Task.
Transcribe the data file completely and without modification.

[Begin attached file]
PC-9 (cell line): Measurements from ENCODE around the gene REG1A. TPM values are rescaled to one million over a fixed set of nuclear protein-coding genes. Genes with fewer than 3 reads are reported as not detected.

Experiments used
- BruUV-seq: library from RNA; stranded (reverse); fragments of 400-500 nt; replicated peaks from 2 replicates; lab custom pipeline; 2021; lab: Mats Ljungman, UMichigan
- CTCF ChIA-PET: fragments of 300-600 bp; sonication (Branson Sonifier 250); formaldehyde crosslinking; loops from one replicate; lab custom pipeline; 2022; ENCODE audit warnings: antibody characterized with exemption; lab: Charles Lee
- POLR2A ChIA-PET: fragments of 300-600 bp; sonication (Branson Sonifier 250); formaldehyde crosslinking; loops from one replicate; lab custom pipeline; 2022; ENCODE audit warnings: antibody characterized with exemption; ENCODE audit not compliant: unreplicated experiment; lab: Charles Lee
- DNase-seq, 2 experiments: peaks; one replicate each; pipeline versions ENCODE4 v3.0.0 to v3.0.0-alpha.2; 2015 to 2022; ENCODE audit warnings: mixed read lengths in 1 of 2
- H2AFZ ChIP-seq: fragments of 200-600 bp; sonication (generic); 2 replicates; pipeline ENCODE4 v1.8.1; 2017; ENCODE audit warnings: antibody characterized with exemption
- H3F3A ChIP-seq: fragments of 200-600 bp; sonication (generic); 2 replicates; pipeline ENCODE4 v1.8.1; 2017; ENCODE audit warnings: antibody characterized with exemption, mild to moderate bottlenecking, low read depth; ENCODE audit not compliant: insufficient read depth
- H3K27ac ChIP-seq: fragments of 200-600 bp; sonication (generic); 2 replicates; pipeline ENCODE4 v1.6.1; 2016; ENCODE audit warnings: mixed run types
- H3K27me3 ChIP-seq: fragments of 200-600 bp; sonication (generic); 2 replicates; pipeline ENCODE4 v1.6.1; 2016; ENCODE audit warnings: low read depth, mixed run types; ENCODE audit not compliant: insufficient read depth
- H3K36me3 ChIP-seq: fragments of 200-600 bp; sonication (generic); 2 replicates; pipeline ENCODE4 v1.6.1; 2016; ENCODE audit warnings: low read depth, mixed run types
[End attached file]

PC-9 (cell line): Measurements from ENCODE around the gene REG1A. TPM values are rescaled to one million over a fixed set of nuclear protein-coding genes. Genes with fewer than 3 reads are reported as not detected.

Experiments used
- BruUV-seq: library from RNA; stranded (reverse); fragments of 400-500 nt; replicated peaks from 2 replicates; lab custom pipeline; 2021; lab: Mats Ljungman, UMichigan
- CTCF ChIA-PET: fragments of 300-600 bp; sonication (Branson Sonifier 250); formaldehyde crosslinking; loops from one replicate; lab custom pipeline; 2022; ENCODE audit warnings: antibody characterized with exemption; lab: Charles Lee
- POLR2A ChIA-PET: fragments of 300-600 bp; sonication (Branson Sonifier 250); formaldehyde crosslinking; loops from one replicate; lab custom pipeline; 2022; ENCODE audit warnings: antibody characterized with exemption; ENCODE audit not compliant: unreplicated experiment; lab: Charles Lee
- DNase-seq, 2 experiments: peaks; one replicate each; pipeline versions ENCODE4 v3.0.0 to v3.0.0-alpha.2; 2015 to 2022; ENCODE audit warnings: mixed read lengths in 1 of 2
- H2AFZ ChIP-seq: fragments of 200-600 bp; sonication (generic); 2 replicates; pipeline ENCODE4 v1.8.1; 2017; ENCODE audit warnings: antibody characterized with exemption
- H3F3A ChIP-seq: fragments of 200-600 bp; sonication (generic); 2 replicates; pipeline ENCODE4 v1.8.1; 2017; ENCODE audit warnings: antibody characterized with exemption, mild to moderate bottlenecking, low read depth; ENCODE audit not compliant: insufficient read depth
- H3K27ac ChIP-seq: fragments of 200-600 bp; sonication (generic); 2 replicates; pipeline ENCODE4 v1.6.1; 2016; ENCODE audit warnings: mixed run types
- H3K27me3 ChIP-seq: fragments of 200-600 bp; sonication (generic); 2 replicates; pipeline ENCODE4 v1.6.1; 2016; ENCODE audit warnings: low read depth, mixed run types; ENCODE audit not compliant: insufficient read depth
- H3K36me3 ChIP-seq: fragments of 200-600 bp; sonication (generic); 2 replicates; pipeline ENCODE4 v1.6.1; 2016; ENCODE audit warnings: low read depth, mixed run types